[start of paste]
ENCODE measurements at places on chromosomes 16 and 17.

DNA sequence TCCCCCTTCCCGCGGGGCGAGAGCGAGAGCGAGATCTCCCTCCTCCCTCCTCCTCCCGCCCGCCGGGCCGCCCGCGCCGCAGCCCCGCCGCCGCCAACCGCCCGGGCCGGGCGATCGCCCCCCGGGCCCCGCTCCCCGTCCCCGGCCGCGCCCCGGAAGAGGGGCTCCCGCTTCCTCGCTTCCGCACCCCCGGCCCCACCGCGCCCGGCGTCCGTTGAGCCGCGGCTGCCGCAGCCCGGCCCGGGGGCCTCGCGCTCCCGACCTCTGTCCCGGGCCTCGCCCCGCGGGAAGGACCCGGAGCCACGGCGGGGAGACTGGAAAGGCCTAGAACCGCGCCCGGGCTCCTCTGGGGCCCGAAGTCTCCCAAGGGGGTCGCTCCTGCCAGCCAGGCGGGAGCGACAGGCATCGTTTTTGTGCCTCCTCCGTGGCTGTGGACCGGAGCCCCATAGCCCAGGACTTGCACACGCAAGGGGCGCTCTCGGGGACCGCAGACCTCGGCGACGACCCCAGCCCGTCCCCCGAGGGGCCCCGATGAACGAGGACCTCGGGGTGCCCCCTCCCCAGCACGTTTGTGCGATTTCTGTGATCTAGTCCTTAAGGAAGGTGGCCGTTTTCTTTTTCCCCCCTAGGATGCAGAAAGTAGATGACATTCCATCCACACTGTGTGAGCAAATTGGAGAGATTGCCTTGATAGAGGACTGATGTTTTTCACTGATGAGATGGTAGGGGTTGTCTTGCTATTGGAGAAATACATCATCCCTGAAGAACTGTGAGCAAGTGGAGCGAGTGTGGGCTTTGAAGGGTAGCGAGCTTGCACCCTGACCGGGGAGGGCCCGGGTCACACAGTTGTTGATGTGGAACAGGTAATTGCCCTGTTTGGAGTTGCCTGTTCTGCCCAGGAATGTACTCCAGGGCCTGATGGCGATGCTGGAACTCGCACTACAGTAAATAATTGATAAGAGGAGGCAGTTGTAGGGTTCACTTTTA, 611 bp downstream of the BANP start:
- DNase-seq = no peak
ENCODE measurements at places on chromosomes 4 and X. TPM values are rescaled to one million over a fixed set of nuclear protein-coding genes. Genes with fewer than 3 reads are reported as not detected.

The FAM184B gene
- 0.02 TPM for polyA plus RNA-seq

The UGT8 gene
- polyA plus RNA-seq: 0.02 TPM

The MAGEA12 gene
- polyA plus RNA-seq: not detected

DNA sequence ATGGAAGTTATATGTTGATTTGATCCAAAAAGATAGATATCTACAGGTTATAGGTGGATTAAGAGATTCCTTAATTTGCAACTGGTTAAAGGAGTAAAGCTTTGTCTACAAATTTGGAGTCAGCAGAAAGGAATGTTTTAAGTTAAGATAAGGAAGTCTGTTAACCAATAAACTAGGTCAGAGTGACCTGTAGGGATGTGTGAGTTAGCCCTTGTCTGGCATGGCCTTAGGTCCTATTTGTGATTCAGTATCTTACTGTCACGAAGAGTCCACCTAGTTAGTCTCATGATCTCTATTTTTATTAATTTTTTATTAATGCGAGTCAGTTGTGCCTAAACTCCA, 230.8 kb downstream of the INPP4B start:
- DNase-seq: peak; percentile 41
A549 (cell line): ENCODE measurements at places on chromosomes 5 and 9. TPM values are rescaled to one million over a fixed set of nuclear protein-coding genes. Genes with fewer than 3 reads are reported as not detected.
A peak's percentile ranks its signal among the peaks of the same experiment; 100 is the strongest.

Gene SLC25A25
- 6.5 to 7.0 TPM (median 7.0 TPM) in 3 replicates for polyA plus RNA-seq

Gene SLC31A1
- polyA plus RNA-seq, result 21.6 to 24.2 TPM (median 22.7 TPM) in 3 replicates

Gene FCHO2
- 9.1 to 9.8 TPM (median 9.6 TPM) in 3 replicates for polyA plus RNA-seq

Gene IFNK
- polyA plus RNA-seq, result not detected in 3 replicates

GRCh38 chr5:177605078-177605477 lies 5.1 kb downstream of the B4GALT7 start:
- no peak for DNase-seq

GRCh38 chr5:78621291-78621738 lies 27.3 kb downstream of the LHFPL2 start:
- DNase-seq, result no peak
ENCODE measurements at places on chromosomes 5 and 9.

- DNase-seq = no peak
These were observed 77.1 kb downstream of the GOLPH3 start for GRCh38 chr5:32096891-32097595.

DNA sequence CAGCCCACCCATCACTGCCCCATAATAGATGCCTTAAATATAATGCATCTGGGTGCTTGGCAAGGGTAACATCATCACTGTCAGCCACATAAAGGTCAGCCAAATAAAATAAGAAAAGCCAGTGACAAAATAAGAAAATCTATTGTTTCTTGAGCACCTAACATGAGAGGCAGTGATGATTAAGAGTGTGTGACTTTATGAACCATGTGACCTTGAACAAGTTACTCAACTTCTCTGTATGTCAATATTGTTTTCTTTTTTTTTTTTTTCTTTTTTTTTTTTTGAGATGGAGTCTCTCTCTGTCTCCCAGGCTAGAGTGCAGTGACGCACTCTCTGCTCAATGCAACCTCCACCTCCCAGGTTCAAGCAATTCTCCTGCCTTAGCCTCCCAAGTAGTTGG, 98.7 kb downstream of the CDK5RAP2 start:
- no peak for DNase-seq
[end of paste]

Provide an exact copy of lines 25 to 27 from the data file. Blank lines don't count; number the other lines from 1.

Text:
GRCh38 chr5:78621291-78621738 lies 27.3 kb downstream of the LHFPL2 start:
- DNase-seq, result no peak
ENCODE measurements at places on chromosomes 5 and 9.